Designing a prototype for future manufacturing. I have referenced 4-5 different formula pamphlets etc. over the last week or so on Spur Gear design and ratio calculations. I have made an Excel spread sheet with the pertaining formulas embedded in the cells for personal improvement of understanding and future simplicity, yet have no way of verifying formulas etc.
- I'm looking for some help with comprehending the formulas.
- Looking for some (known) values of existing spur gears so I can (verify) my own knowledge of the formulas against them.
Is there someone willing to spend some time working with me on this?
Thank you for your help.
I appreciate that Kelly. After referencing 4 major spur gear manufacturers PDF's on gear design, I'm a little confuse on how the Pressure Angle effects the overall tooth design, outside the simple Involute curve of the tooth. I know, sounds weird to me also.
Any help would be great.
25° Spur Gear/Ring Gear Work Sheet Only Formula's Sun (In.) Planet (In.) Ring (In.) Pitch Diameter (PD) 0.236 0.354 0.944 Center Distance (CD) 0.2950 0.2950 0.4720 Pitch Circle (PC) 0.7414 1.1121 2.9657 Number of Teeth (t) 8 12 32 Pressure Angle (PA) 25.0000 25.0000 25.0000 Diametral Pitch (Pd) 33.8983 33.8983 33.8983 Circular Pitch (CP) 0.0927 0.0927 0.0927 Outside Diameter (OD) 0.2950 0.4130 RD+choice Root Diameter (RD) 0.1770 0.2950 1.0123 Addendum (A) 0.0295 0.0295 0.0295 Dedendum (D) 0.0341 0.0341 0.0341 Whole Depth (WD) 0.0636 0.0636 0.0636 Circular Thickness (CT) 0.0463 0.0463 0.0463 Module (m) 0.7493 0.7493 0.7493 Base Circle dia. (BCd) 0.2139 0.3208 0.8556 Gear Ratio (GR) 1.5000 2.6667 4.0000 Clearance (C) 0.0046 0.0046 0.0046 Backlash (BL) Contact Ratio (CR) Pitch (P)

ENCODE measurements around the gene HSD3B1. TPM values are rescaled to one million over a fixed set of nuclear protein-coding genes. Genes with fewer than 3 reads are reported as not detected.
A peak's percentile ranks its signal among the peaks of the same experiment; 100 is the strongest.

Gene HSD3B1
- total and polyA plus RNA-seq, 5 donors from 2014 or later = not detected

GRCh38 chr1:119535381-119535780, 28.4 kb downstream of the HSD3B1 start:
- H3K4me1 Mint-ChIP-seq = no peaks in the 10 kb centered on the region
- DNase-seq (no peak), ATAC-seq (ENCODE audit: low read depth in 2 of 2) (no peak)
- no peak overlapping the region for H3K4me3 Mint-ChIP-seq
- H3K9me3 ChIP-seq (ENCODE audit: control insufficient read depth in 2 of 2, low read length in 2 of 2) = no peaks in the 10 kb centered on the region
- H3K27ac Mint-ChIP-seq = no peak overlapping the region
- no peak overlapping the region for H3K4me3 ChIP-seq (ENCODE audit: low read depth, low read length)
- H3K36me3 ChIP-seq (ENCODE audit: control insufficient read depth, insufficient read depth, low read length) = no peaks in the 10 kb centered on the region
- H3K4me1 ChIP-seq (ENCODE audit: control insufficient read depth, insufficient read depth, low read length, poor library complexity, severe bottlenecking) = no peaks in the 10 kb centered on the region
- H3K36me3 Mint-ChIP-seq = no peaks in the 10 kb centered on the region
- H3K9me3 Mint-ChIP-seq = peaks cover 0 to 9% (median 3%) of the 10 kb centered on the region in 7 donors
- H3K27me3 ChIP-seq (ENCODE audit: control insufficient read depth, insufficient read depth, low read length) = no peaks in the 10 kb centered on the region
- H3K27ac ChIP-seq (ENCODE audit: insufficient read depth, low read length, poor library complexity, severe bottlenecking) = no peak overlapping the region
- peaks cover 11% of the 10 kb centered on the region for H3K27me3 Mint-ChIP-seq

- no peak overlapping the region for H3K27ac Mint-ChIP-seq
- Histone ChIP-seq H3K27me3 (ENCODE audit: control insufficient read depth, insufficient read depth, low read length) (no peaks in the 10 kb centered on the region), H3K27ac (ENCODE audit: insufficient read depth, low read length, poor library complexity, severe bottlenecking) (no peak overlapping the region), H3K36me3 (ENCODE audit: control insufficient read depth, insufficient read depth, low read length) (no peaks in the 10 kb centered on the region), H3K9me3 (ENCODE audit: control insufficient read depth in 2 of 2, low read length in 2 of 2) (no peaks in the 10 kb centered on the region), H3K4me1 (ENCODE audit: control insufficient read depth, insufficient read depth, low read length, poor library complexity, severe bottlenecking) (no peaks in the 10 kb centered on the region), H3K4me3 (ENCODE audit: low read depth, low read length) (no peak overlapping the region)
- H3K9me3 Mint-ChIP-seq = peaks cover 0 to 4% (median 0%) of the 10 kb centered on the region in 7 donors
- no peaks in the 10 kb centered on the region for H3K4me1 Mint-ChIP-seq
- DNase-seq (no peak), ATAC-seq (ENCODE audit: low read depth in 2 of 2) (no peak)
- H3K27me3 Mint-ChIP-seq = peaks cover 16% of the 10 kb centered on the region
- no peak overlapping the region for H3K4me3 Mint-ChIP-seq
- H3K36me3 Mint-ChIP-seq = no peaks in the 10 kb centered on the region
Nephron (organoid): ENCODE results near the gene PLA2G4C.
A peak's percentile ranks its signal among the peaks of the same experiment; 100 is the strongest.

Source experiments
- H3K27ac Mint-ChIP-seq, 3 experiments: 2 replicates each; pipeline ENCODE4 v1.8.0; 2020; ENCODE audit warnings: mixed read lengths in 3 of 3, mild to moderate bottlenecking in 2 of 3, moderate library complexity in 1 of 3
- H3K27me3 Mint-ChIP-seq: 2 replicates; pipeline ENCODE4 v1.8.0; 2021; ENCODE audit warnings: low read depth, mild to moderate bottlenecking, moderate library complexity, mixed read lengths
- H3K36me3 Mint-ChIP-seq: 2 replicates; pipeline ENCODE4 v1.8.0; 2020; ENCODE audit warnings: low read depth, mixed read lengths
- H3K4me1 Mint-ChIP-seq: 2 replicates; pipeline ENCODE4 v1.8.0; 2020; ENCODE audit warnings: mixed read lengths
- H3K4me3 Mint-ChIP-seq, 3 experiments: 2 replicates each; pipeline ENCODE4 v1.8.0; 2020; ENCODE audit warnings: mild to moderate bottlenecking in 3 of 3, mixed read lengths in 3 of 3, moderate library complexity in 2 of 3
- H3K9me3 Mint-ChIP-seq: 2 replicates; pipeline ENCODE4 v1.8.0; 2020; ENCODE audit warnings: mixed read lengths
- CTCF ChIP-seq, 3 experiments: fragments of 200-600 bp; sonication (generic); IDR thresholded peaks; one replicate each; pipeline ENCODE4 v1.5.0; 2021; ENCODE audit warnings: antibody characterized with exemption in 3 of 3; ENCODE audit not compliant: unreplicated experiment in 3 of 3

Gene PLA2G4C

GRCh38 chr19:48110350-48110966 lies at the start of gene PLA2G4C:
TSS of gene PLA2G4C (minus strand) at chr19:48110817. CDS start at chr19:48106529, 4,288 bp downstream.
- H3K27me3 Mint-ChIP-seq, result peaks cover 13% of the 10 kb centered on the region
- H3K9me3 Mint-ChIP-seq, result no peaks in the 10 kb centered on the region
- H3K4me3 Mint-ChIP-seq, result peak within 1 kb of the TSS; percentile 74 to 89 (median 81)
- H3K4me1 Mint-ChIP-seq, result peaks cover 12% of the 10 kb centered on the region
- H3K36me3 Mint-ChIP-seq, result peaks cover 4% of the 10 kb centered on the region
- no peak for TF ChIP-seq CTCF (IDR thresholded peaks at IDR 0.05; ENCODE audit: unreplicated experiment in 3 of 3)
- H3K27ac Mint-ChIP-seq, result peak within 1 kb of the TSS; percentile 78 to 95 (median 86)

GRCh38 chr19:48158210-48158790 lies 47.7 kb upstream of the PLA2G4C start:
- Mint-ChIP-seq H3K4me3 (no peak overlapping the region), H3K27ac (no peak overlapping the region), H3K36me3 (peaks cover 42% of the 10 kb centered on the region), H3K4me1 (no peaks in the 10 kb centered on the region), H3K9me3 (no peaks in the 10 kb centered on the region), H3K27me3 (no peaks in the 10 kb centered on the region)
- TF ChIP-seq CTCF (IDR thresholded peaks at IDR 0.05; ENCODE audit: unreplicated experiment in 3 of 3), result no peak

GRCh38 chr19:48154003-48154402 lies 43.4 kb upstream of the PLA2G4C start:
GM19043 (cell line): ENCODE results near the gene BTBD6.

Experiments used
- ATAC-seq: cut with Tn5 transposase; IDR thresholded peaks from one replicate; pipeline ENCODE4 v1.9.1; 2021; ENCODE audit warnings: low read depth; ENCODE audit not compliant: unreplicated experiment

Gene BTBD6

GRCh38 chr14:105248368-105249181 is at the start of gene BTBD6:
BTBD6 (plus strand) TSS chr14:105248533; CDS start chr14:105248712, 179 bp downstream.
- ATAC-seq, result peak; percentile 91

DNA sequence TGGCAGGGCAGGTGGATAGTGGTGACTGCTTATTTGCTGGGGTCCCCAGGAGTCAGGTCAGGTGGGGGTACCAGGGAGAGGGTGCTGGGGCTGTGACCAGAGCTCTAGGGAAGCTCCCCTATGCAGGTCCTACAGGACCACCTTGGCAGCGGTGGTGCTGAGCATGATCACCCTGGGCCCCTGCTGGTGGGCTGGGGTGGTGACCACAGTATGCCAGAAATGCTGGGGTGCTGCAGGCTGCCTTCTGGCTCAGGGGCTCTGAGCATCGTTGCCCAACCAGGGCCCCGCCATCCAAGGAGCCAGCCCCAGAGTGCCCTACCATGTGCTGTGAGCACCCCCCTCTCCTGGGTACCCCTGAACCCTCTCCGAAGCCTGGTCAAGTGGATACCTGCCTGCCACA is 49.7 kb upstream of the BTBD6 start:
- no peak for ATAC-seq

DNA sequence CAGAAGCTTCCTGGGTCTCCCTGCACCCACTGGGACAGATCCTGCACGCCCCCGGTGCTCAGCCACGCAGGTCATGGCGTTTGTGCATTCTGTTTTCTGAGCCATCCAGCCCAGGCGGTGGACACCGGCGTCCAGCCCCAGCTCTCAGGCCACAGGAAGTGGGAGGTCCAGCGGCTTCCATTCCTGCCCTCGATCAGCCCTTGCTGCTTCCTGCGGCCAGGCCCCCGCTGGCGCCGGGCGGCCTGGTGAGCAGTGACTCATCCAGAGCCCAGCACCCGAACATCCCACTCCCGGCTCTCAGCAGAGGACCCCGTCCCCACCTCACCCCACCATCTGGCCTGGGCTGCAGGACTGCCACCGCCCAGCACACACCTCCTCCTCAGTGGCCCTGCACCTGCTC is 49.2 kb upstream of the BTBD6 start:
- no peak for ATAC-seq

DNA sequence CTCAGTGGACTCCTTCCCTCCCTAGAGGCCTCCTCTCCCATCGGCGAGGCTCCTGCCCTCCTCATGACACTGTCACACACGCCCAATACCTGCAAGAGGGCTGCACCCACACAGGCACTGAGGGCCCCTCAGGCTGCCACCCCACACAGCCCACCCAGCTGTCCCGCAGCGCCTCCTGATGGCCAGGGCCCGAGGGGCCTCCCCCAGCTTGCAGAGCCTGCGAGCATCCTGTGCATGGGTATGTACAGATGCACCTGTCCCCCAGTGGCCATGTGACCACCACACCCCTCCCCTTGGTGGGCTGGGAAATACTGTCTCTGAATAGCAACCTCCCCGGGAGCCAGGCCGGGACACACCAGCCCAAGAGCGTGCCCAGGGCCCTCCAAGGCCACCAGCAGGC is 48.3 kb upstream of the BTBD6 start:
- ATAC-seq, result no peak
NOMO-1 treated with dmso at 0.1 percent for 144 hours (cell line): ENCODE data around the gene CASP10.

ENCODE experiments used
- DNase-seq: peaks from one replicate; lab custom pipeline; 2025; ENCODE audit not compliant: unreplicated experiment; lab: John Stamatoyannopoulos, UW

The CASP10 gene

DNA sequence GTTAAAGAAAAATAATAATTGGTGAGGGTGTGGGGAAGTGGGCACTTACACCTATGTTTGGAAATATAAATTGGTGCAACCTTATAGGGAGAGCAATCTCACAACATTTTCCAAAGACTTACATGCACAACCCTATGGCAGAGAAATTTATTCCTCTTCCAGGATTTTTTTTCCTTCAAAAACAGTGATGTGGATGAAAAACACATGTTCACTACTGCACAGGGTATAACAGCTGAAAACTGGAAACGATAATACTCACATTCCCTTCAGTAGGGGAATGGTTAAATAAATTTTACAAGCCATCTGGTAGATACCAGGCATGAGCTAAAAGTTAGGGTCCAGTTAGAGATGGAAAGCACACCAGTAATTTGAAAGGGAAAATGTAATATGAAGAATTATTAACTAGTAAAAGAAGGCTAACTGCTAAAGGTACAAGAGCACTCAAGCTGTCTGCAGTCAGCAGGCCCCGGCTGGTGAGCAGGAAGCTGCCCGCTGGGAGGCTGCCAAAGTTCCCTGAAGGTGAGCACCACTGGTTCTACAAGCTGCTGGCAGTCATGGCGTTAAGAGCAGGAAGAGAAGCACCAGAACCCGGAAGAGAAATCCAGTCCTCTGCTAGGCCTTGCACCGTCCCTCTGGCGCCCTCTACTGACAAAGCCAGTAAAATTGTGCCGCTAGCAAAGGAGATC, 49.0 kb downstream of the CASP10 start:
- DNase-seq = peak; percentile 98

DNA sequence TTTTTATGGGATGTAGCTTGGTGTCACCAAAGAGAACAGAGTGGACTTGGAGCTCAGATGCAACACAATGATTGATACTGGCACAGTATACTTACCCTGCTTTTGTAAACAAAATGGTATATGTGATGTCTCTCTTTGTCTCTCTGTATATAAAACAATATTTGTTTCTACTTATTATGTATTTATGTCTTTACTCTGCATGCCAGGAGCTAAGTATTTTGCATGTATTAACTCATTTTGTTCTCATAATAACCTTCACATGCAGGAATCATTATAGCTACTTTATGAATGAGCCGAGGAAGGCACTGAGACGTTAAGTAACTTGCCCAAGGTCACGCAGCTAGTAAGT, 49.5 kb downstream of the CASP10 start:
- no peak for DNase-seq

Pressure angle in relation to gear teeth, also known as the angle of obliquity, is the angle between the tooth face and the gear wheel tangent. It is more precisely the angle at a pitch point between the line of pressure (which is normal to the tooth surface) and the plane tangent to the pitch surface.
My advice on gear design is to keep it simple.. Use industry standard profile, equations and design around standard cutting tools..
Tell me and I forget. Teach me and I remember. Involve me and I learn.
I appreciate the reply Kelly. Your explanation of the Pressure Angle is clearer than the PDF's I have. The bottom picture clears a lot up. I've been a maintenance manager in a high tech machine shop in the past. 3,4,5 axis CNC; Swiss Lathe; EDM cut off, plunge; urethane prototyping, SLS 3d printing, metal Sintering machines and injection molds. So I'm familiar with a lot of this. Just not actually working the formulas etc.
The 4-5 PDF's I have from Gear Engineering firms have used various inconsistent formulas/nomenclature etc. from firm to firm. Its frustrating for me. The same happens in the electrical field. Most firms vary their nomenclature etc. Prior to registering on your forum, I researched the AGMA for the standards. They wanted some amount of money. I'm bootstrapping at this point. I'll research the links you added and rework my formulas and the excel formulas to match.My advice on gear design is to keep it simple.. Use industry standard profile, equations and design around standard cutting tools..
No. Initially at registration, new-be's are limited. So I just scanned about 4-5 pages in each forum looking for similar questions at first. I'll reference your links first before asking anymore questions.I assume you have already checked out the gear design resources here on Engineers Edge?
Thanks for the help.
The choice of diametral pitch as 33.8983 is a puzzling. Usually a whole number is selected to simplify the purchase of cutters.
Higher pressure angles can make the tooth a bit stronger at the base. However, the pressure angle affects the minimum number of teeth you can have without undercutting and reducing the strength of the gear tooth. With only 8 teeth you need a lower P.A. and you'll still have undercutting.
What are you trying to do with this really tiny gear set?